The Implementation Guide is a resource for implementing this program. It provides important information about the staffing and functions necessary for administering this program in the user's setting. Additionally, the steps needed to carry out the research-tested program, relevant program materials, and information for evaluating the program are included. The Implementation Guide can be viewed and downloaded in the Products page.
Faith Moves Mountains (FMM)
|Program Title||Faith Moves Mountains (FMM)|
|Purpose||Designed to increase cancer screening among underserved women. (2012)|
|Program Focus||Awareness building and Behavior Modification|
|Population Focus||Medically Underserved|
|Topic||Cervical Cancer Screening|
|Age||Adults (40-65 years)|
|Race/Ethnicity||Alaskan Native, American Indian, Asian, Black, not of Hispanic or Latino origin, Hispanic or Latino, Pacific Islander, White, not of Hispanic or Latino origin|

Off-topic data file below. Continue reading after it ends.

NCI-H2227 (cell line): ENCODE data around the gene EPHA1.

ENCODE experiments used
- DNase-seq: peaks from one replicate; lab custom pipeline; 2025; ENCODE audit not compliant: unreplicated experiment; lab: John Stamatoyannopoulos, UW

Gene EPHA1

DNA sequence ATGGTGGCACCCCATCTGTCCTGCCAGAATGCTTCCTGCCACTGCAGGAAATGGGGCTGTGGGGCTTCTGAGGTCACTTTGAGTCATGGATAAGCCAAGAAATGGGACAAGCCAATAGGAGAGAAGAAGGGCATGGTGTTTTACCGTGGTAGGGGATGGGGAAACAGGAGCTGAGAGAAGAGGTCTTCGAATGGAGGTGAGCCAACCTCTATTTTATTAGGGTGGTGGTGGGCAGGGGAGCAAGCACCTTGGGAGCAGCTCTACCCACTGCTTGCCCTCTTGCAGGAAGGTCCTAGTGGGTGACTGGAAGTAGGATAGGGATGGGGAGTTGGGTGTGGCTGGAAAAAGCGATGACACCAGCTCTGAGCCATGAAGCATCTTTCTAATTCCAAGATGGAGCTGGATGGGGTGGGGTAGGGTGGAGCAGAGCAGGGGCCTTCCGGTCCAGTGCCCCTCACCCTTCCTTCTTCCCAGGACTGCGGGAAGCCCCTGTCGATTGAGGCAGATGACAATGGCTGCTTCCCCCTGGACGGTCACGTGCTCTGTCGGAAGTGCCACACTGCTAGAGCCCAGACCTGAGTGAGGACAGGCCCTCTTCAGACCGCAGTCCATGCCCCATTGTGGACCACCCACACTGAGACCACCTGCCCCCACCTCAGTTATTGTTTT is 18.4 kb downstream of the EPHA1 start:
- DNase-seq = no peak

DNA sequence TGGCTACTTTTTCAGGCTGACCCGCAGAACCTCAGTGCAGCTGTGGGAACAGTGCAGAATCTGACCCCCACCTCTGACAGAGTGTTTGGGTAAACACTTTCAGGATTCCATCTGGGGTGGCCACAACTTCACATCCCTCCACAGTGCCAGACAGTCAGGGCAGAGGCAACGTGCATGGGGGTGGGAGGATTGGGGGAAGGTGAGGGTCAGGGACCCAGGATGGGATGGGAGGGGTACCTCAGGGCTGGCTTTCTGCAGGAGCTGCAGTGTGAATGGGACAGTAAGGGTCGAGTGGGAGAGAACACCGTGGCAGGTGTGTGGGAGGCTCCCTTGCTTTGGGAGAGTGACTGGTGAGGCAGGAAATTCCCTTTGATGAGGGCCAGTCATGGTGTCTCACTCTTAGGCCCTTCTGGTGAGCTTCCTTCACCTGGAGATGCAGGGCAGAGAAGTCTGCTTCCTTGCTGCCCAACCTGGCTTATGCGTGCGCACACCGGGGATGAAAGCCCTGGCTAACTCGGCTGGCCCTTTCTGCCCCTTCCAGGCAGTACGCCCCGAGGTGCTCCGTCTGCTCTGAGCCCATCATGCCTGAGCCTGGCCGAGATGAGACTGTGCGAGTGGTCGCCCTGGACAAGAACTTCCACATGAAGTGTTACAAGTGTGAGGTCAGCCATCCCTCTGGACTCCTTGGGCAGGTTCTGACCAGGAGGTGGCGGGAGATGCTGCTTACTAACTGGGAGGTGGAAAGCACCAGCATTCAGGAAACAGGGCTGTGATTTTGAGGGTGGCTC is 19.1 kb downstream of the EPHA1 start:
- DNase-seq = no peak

|Setting||Community, Home-based, Religious establishments, Rural|
|Funded by||NCI (Grant number(s): R01-CA-108696)|
|User Reviews||(Be the first to write a review for this program)|
Women are recruited to participate through their faith-based institution (e.g., church), where they complete a baseline assessment to identify their barriers to screening (e.g., transportation, lack of health insurance, attitudes regarding cervical cancer and screening). Subsequently, the LHA, who is demographically similar to participants and may be a member of the faith institution, prepares a 4-page newsletter tailored to address the screening barriers the participant identified in the baseline assessment. The LHA schedules a 2-hour home visit with the participant a month after the baseline assessment to provide education on cervical cancer and screening; review the participants barriers and strategies for overcoming them, with support from the tailored newsletter; and develop an action plan to address each of the participants screening barriers. If the participant agrees, the LHA provides assistance in contacting the participants health care provider or free or low-cost health clinics to schedule a Pap test before leaving the home. Two weeks after the home visit, the LHA contacts the participant to address any participant questions and to inquire about any progress made with the action plan.